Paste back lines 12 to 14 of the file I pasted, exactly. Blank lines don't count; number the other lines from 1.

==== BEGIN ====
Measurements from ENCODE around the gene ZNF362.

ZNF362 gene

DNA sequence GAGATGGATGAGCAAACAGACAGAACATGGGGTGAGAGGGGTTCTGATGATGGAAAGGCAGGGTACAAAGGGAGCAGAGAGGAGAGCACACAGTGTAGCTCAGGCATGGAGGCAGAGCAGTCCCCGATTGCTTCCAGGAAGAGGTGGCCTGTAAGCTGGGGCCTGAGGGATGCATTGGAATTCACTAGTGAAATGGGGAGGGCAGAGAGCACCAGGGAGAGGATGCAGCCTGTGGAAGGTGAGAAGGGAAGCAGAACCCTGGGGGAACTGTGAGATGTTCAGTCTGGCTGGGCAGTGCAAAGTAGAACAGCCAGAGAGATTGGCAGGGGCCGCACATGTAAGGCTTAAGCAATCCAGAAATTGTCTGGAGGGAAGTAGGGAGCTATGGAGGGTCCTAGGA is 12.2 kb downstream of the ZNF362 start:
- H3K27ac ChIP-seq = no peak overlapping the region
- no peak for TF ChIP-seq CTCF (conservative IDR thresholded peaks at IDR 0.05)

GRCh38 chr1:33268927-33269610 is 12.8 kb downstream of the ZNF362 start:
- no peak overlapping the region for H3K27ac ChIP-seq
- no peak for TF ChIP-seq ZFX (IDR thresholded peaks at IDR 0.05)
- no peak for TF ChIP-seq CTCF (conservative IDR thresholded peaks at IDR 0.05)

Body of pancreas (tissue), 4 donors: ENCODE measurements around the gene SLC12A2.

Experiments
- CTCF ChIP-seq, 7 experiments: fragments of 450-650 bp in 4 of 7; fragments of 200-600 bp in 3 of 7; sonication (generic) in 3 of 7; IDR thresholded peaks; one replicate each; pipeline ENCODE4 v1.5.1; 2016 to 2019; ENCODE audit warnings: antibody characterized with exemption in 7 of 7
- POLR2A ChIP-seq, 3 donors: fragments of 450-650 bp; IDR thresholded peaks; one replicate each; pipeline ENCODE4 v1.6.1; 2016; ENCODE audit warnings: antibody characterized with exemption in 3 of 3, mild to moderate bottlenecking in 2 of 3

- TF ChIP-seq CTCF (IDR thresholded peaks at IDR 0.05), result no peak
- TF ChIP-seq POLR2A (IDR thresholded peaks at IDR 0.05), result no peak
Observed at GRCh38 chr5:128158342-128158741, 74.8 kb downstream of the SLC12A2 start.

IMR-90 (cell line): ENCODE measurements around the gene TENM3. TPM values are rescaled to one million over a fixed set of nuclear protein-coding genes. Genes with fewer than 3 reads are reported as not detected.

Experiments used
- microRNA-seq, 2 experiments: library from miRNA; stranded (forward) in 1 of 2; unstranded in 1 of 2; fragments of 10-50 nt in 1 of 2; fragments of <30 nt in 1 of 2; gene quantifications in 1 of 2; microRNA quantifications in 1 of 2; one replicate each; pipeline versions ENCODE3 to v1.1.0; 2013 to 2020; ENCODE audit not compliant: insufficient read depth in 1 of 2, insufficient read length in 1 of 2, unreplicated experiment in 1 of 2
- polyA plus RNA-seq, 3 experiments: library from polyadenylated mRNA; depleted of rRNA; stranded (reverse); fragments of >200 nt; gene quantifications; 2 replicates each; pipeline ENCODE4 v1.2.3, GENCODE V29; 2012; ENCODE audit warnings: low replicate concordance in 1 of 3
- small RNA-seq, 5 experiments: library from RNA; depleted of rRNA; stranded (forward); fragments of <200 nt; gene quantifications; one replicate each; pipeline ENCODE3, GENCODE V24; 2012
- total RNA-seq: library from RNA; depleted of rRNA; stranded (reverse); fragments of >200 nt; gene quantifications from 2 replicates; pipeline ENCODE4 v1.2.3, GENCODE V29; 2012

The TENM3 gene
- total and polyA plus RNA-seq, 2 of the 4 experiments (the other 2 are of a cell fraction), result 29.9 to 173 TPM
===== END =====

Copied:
- CTCF ChIP-seq, 7 experiments: fragments of 450-650 bp in 4 of 7; fragments of 200-600 bp in 3 of 7; sonication (generic) in 3 of 7; IDR thresholded peaks; one replicate each; pipeline ENCODE4 v1.5.1; 2016 to 2019; ENCODE audit warnings: antibody characterized with exemption in 7 of 7
- POLR2A ChIP-seq, 3 donors: fragments of 450-650 bp; IDR thresholded peaks; one replicate each; pipeline ENCODE4 v1.6.1; 2016; ENCODE audit warnings: antibody characterized with exemption in 3 of 3, mild to moderate bottlenecking in 2 of 3

- TF ChIP-seq CTCF (IDR thresholded peaks at IDR 0.05), result no peak